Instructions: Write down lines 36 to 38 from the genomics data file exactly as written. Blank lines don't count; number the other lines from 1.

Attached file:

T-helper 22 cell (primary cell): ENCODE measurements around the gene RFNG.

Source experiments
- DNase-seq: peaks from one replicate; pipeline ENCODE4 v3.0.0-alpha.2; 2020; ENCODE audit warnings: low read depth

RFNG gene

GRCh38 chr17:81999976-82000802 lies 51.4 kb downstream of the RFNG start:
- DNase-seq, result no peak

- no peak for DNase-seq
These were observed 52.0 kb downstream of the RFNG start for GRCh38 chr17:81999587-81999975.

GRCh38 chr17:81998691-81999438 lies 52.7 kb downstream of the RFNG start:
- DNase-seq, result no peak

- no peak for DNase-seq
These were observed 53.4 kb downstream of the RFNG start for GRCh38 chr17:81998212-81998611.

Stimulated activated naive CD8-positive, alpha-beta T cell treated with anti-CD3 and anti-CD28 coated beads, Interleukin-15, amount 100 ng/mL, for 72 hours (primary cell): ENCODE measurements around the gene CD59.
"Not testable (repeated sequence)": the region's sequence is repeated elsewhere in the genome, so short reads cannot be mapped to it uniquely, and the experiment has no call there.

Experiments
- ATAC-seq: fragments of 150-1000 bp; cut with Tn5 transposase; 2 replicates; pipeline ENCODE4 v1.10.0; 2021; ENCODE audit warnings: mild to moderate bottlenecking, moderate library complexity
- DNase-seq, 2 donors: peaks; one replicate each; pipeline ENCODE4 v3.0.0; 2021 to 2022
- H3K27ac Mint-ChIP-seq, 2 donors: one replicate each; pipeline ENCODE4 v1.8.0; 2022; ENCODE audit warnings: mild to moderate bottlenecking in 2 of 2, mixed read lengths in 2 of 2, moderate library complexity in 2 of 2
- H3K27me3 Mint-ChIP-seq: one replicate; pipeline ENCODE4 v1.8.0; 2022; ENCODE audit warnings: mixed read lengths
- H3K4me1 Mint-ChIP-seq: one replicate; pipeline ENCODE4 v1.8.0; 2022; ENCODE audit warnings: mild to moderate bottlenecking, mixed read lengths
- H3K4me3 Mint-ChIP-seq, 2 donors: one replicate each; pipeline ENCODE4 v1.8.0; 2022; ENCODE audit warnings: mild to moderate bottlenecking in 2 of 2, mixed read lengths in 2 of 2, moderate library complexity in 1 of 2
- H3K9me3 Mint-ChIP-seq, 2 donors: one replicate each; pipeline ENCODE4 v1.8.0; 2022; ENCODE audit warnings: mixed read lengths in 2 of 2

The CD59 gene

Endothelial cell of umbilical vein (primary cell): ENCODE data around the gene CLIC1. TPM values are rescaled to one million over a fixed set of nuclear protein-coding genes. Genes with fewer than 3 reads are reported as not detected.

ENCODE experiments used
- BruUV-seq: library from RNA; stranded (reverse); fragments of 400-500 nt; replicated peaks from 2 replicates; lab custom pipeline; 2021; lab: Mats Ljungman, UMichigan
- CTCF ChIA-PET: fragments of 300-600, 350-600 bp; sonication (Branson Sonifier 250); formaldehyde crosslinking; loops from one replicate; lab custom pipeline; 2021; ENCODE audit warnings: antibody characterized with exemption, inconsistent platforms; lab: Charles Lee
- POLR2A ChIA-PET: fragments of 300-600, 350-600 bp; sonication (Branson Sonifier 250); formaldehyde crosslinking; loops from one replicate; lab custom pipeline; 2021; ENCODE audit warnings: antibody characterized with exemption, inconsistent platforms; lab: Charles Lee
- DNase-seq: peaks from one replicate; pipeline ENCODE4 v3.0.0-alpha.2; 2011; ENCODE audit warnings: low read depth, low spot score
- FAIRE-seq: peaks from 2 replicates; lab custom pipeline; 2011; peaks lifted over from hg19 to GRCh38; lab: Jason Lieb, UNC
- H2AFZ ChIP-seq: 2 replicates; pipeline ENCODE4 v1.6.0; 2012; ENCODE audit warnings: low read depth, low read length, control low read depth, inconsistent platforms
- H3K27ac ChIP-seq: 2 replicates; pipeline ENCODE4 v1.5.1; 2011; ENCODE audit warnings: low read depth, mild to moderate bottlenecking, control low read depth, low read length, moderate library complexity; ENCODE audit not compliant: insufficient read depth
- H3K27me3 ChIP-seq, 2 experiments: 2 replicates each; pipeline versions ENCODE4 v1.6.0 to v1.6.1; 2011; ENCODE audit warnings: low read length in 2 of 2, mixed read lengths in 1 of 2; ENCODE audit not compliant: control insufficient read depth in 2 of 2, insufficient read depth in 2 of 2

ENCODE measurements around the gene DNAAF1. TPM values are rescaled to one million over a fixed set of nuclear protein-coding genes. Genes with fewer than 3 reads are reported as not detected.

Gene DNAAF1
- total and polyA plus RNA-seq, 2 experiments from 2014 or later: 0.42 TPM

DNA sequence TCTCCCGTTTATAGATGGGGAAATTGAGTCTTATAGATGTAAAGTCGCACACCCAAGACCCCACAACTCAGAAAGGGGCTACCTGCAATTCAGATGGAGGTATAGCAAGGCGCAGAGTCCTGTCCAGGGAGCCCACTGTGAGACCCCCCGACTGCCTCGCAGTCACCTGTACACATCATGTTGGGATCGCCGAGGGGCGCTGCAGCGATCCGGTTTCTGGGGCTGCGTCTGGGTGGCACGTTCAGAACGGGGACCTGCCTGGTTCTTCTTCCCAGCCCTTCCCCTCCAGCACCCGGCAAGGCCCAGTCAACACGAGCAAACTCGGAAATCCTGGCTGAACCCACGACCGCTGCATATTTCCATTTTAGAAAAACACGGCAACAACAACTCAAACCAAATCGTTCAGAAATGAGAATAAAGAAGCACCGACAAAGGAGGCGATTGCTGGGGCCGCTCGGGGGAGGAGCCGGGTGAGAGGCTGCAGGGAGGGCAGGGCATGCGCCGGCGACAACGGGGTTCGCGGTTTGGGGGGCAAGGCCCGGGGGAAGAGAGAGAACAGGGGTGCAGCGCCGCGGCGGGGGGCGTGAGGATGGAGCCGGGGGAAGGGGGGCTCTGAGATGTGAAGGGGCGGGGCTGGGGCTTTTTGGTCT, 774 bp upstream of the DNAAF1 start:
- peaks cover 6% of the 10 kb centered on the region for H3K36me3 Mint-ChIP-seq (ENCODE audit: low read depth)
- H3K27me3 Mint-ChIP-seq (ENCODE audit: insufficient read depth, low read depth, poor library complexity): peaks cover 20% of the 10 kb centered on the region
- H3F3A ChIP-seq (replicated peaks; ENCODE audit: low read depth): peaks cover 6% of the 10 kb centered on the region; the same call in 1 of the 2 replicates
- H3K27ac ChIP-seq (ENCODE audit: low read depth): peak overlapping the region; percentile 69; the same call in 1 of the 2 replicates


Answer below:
- total and polyA plus RNA-seq, 2 experiments from 2014 or later: 0.42 TPM

DNA sequence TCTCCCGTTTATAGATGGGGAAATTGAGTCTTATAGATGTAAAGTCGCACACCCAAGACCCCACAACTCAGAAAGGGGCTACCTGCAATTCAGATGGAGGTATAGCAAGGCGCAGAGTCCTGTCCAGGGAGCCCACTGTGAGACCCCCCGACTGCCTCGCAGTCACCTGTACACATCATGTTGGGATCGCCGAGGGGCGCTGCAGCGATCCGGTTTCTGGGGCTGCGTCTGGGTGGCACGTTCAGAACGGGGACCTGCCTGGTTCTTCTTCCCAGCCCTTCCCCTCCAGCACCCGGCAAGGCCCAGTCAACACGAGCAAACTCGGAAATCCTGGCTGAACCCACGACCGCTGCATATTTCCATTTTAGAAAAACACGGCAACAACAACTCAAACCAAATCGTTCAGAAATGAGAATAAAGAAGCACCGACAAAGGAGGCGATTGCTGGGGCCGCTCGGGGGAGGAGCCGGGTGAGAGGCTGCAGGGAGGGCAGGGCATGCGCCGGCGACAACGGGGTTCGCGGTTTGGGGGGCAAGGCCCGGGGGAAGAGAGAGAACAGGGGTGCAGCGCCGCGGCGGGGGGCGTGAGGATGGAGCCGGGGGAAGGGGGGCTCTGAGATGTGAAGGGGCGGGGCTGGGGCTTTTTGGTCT, 774 bp upstream of the DNAAF1 start:
- peaks cover 6% of the 10 kb centered on the region for H3K36me3 Mint-ChIP-seq (ENCODE audit: low read depth)